Dr. Fullilove is a writer and social psychiatrist whose work has focused on urban mental health, the impact of displacement, and restorative urbanism. With our conference theme of “The Route to Recovery,” we look forward to learning about how our streets and other public spaces can help our communities heal from the pandemic and the injustices and challenges it magnified.
While she had been writing and practicing since the 1970s, her breakout 2004 book Root Shock: How Tearing Up City Neighborhoods Hurts America and What We Can Do About It helped transform how we think about the ongoing trauma caused by disinvestment and urban renewal in communities of color. Her follow-up book, Urban Alchemy: Restoring Joy in America’s Sorted-Out Cities, Fullilove identifies nine tools to heal both social and spatial divides in segregated and fractured U.S. cities.
This week, Project for Public Spaces sat down with Fullilove to talk about the pandemic and her most recent book, Main Street: How a City’s Heart Connects Us All, for which she visited main streets in 178 cities around the world to understand the role they play in our mental health and how we can become better stewards of their physical, economic, and social life.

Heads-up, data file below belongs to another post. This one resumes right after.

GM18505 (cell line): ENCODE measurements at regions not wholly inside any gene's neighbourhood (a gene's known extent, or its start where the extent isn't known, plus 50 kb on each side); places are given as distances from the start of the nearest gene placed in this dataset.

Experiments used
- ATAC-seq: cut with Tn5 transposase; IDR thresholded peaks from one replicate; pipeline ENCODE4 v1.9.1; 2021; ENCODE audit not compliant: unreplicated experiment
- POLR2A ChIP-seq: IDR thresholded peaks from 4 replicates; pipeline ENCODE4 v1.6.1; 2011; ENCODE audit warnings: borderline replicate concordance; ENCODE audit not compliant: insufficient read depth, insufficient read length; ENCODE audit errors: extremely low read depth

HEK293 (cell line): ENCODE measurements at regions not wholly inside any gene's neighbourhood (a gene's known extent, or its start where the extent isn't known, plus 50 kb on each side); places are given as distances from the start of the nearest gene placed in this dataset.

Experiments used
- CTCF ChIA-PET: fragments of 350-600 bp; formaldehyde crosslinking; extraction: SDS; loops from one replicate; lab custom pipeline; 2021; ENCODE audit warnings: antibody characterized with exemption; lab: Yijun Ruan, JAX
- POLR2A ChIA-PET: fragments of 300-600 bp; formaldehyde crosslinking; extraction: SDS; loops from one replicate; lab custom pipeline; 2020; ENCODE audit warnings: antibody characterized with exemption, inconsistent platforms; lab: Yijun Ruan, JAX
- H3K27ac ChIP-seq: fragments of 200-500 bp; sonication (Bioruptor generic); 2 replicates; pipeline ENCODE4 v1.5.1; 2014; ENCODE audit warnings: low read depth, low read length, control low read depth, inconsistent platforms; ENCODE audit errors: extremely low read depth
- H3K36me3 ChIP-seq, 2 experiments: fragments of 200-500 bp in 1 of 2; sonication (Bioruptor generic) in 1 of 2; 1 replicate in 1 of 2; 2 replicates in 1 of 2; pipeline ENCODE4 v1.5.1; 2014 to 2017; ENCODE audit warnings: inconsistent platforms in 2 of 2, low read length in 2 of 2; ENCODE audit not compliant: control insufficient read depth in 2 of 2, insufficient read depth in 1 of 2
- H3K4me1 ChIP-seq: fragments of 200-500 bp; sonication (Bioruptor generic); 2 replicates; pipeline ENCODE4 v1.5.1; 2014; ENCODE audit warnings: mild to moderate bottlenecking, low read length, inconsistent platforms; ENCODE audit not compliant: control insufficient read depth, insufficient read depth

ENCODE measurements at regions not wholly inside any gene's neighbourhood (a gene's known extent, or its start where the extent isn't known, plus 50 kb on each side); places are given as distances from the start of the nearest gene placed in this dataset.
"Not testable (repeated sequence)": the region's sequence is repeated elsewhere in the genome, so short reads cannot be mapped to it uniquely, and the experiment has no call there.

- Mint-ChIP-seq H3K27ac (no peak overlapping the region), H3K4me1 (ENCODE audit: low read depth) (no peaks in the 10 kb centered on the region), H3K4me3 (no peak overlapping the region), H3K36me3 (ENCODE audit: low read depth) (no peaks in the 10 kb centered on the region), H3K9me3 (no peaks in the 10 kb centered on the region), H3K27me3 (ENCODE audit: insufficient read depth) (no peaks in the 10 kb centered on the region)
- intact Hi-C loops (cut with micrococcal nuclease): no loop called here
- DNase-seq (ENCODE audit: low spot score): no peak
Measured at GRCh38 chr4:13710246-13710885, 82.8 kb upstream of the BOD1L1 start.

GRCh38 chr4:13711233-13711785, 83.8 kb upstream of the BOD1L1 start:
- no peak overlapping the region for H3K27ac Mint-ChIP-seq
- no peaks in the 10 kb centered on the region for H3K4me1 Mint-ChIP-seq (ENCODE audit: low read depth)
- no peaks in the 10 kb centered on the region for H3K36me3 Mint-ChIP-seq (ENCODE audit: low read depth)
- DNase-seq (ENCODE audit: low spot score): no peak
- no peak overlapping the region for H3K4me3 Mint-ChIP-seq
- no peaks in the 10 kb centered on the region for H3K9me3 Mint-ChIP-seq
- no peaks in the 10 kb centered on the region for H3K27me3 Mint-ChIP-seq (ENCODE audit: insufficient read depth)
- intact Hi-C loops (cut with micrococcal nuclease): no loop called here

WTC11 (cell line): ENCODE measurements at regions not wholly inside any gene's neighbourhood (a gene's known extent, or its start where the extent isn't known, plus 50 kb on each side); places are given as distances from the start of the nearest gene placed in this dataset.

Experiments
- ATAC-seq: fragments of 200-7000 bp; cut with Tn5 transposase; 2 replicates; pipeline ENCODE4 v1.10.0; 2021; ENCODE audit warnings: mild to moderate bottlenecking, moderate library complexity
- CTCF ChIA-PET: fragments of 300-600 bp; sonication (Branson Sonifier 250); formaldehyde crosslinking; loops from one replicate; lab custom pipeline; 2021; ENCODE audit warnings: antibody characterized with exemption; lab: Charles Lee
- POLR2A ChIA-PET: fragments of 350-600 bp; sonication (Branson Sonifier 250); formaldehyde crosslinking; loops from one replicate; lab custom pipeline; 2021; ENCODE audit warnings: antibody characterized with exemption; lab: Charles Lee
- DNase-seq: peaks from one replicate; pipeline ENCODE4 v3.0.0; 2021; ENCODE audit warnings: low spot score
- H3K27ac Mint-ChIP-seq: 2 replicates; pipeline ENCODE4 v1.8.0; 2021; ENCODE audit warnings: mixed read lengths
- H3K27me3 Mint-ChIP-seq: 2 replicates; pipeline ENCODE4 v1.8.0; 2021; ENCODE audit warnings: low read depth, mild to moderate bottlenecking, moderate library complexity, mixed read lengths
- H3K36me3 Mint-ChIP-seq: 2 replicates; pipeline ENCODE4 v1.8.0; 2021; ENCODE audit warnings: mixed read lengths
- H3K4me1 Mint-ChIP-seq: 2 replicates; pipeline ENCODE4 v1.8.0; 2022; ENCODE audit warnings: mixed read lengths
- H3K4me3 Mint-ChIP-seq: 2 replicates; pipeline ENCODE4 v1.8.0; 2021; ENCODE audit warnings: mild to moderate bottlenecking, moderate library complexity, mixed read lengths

Nate Storring: So how did you come to focus on cities from your background in mental health and social psychiatry?
Mindy Fullilove: I was doing research on the AIDS epidemic, and Dr. Rodrick Wallace and his partner Dr. Deborah Wallace pointed out that AIDS is linked to urban policies that had destroyed the integrity of inner city communities.
As a psychiatrist, I just became interested in the problem of how the “burning down” of a neighborhood links to a person’s risk behaviors. What’s going on? That led to studying the psychology of place, which led to studying cities.